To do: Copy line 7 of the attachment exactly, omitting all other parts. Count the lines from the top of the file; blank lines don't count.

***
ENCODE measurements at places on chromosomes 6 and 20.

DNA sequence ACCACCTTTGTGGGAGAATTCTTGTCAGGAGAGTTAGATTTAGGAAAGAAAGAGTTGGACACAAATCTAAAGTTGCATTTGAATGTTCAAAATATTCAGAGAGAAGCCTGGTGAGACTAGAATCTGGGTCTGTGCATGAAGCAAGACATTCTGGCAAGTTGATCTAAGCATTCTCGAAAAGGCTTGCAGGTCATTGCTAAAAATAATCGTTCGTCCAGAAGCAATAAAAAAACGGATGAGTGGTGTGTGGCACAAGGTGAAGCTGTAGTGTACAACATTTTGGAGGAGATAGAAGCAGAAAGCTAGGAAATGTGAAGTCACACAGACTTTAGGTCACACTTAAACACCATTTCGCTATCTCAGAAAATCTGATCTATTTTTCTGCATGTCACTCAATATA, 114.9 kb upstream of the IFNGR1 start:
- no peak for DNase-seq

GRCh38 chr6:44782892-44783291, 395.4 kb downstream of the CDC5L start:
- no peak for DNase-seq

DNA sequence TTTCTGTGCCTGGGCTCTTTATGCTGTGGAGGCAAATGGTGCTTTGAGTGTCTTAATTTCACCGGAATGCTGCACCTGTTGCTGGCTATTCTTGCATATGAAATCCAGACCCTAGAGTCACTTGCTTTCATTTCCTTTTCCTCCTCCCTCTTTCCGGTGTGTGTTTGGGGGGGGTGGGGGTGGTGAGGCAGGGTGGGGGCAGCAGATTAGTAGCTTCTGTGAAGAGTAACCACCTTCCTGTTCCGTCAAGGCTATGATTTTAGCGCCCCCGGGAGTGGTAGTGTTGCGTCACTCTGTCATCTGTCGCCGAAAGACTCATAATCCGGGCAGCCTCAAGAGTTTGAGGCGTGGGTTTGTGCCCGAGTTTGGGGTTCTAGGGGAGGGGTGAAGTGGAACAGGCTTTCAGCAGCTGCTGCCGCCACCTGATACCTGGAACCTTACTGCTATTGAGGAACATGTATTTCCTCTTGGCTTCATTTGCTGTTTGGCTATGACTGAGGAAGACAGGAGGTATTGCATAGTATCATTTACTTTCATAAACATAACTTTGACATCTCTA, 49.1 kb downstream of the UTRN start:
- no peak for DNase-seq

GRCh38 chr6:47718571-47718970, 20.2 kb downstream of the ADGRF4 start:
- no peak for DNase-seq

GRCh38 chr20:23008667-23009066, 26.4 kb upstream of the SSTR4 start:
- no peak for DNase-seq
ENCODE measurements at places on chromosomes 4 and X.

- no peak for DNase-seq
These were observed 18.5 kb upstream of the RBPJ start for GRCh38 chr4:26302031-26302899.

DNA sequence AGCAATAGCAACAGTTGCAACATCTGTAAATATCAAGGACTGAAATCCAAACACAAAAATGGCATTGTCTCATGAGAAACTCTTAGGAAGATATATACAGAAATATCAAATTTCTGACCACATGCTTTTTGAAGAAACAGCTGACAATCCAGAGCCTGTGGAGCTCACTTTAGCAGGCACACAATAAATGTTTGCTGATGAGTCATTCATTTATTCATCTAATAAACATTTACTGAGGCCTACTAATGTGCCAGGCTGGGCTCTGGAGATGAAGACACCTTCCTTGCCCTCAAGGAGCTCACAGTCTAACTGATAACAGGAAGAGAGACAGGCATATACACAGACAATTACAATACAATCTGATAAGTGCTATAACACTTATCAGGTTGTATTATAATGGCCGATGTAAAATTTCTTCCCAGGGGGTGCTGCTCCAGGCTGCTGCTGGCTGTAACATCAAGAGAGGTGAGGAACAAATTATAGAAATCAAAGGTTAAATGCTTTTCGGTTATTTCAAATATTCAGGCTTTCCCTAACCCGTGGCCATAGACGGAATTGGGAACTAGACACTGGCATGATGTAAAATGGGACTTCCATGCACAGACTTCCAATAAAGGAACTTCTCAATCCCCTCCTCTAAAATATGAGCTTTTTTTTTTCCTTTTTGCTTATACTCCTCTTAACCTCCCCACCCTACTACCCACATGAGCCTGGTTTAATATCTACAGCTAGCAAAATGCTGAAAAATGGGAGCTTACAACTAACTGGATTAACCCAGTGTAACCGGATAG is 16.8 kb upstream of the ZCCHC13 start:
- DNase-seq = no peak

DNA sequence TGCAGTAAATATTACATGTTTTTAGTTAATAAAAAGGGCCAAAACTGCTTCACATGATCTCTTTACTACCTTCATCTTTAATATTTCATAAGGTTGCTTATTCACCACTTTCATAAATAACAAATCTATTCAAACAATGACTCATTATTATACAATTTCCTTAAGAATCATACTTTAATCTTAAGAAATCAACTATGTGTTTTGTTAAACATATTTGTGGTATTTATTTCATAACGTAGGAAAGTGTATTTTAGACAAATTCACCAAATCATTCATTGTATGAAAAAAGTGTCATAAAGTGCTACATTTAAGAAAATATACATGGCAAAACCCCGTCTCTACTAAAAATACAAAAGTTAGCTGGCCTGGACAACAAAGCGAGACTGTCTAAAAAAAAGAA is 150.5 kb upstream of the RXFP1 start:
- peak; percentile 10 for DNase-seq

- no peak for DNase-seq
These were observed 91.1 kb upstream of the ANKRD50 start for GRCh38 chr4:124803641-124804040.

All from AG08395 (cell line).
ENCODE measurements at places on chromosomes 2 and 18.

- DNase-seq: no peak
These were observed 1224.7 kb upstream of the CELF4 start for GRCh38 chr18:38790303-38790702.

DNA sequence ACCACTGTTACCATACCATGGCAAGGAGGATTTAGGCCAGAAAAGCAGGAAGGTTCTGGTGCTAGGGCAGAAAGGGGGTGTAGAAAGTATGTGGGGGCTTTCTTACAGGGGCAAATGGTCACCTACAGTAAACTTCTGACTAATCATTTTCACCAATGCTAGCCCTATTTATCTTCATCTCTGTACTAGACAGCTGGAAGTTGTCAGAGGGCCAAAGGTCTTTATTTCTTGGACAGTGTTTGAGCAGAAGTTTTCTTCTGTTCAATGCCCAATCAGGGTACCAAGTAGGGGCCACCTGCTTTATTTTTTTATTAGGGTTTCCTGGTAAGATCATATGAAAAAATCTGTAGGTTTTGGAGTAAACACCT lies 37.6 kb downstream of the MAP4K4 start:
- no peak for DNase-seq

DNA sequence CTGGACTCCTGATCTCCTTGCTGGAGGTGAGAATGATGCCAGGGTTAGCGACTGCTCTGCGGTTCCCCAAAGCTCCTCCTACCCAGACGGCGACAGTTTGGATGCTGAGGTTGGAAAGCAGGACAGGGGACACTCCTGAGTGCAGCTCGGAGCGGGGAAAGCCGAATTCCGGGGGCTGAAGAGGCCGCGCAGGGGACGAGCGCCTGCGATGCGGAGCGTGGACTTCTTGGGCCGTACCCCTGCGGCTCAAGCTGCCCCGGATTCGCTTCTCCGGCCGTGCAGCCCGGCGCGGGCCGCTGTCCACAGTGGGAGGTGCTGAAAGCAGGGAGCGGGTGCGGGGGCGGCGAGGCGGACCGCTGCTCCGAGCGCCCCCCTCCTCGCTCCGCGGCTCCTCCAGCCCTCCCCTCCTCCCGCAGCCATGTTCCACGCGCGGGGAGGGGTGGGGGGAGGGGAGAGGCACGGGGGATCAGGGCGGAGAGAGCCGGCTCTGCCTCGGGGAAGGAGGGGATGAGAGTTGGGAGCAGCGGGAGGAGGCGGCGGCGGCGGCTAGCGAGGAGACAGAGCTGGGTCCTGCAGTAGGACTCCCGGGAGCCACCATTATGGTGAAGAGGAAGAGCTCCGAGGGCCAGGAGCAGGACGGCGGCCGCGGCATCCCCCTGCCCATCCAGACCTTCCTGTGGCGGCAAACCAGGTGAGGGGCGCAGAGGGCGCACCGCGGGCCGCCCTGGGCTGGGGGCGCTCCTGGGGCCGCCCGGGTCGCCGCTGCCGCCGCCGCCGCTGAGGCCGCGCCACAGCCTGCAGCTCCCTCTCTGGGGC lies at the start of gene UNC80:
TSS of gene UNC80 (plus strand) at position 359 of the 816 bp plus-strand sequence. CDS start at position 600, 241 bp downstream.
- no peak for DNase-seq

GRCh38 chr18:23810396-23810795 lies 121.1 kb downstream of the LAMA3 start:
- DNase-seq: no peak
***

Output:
- no peak for DNase-seq